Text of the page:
Appy almost new year from Speechie Apps! We’re getting ready to kick off 2015, but it would be a shame to ignore all the great apps we SLPs used in 2014. To celebrate, YappGuru.com is hosting an “Expert Linky Party” (click to see details) with a great group of app review bloggers from around the world. We’re all sharing our top 10 apps we’ve used and recommended in 2014. This is a brief compilation of the ones I personally have been using and showing the most at work and in presentations over the past year, in no particular order…
Oh hey – I’m back! I have been meaning to review this app for months. I’m *finally* getting around to it and quite excited to share. After all, it’s a pretty rare tool – not only is it an assessment app, but it’s for adults AND it’s fully standardized. As far as I’m aware, it’s the only one of it’s kind.
What It Is: An app for standardized assessment of cognitive/linguistic function in adults. By Cognitive Innovations.
As you may know, I am a huge social media user. I am constantly all over Twitter and Facebook (and blogs, of course), and I dabble in Pinterest, Google+, Reddit, LinkedIn, Instagram………..well, you get the point. Last year, if you had asked me the best way to find and critique good apps, I would have recommended you use a combination of all of these. “Facebook, Twitter, and blogs will be the most useful,” I would have said. “Join the SLPs Talk Apps group on Facebook, start following #SLPeeps on Twitter, and read blogs like Speech Techie and Speaking of Apps.”
While I still use all of these invaluable resources, it’s not incredibly time efficient. On Facebook, the same questions get asked over and over again, there is no organized way to make thorough or consistent recommendations, and although the posts are made by individuals, intentions are not always transparent. Twitter is very fast-paced, and it is hit-or-miss whether people with real knowledge will happen to see your tweet and give you the information you need. Blogs are far more organized and have credible reviews, but that means keeping up with each of them and constantly perusing old material to find the content that you want. Oh, and there are those fantastic app lists that hard-working SLP bloggers have put together, but they typically reflect introductory information, and you usually still need to do plenty more research to determine if the app is worth your purchase. Is anyone else stressed out yet?! Can’t we just have one place to search for apps that brings together all the features we want: organization, credible and verifiable reviews, consistency, community, efficient and various searching methods, and a uniform rating system? Well, perhaps we can… 🙂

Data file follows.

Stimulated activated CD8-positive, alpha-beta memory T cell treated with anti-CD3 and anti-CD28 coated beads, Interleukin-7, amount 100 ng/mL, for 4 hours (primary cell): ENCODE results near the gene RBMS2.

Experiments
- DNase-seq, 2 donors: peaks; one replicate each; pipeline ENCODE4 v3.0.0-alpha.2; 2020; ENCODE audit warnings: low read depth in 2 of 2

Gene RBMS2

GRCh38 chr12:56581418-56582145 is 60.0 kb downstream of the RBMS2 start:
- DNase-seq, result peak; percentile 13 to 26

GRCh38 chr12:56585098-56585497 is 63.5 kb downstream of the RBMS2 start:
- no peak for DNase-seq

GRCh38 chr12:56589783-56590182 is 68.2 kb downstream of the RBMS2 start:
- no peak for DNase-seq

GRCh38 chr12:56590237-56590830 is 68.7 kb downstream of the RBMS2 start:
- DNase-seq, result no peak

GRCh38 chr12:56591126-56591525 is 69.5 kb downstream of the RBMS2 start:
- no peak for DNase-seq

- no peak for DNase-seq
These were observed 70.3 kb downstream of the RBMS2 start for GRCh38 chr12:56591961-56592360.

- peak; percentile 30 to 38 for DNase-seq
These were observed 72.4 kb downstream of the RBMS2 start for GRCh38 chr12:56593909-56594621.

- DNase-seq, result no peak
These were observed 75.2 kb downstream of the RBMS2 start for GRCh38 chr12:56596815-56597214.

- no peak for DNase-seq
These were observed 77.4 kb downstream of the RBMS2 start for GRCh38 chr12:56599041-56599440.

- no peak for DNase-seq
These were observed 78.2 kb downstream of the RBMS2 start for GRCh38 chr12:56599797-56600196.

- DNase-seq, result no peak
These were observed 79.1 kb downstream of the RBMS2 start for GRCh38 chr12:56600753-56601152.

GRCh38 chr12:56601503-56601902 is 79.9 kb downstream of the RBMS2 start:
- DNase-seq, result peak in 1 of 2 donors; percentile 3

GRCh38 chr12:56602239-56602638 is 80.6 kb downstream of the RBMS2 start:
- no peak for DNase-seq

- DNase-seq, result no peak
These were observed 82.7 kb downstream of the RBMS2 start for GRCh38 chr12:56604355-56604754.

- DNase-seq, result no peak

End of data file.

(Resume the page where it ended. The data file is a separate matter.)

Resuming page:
Whenever people scroll through the apps on my iPad, they ask, “How can you ever find anything among all these apps?!” Of course, if I really couldn’t find something, I could use the search function on the device. But thankfully, that’s rarely necessary. Since I’m waiting on my lovely Android tablet to get here (which will be a whole different type of organization in and of itself!), I figured I would share a little of my organizational strategy with you. Of course, everyone organizes differently, but here’s a start!
Toca Tea Party is one of my favorite Toca Boca apps, particularly because it involves a natural social component. I have found that the Toca Boca apps can usually be used in numerous ways. I’ll share some of the ways I’ve used it, and then I’d love for you to share what you’ve done with it!
What It Is: A pretend tea party app by Toca Boca.
Any of you #slpeeps involved in Twitter have probably seen this app touted as “the app that kids can’t play alone.” I was intrigued and, okay, a little skeptical. Thankfully, I downloaded it and was pleasantly surprised. 🙂
What It Is: Developer all4mychild‘s interesting spin on the game of 20 Questions.
What It Is: A collection of games with the overlying themes of bugs and buttons by Little Bit Studio.
What It Is: An app to help teach comparative adjectives by Grasshopper Apps.
Sometimes the best apps are the simple (and free!) ones that seem to have absolutely nothing to do with speech-language therapy. Here’s a fun one that has more uses than I originally thought.
What It Is: A touch-controlled stoplight by Cloudburst Games.
What It Is: An app for creating talking photo albums and stories (by AssistiveWare).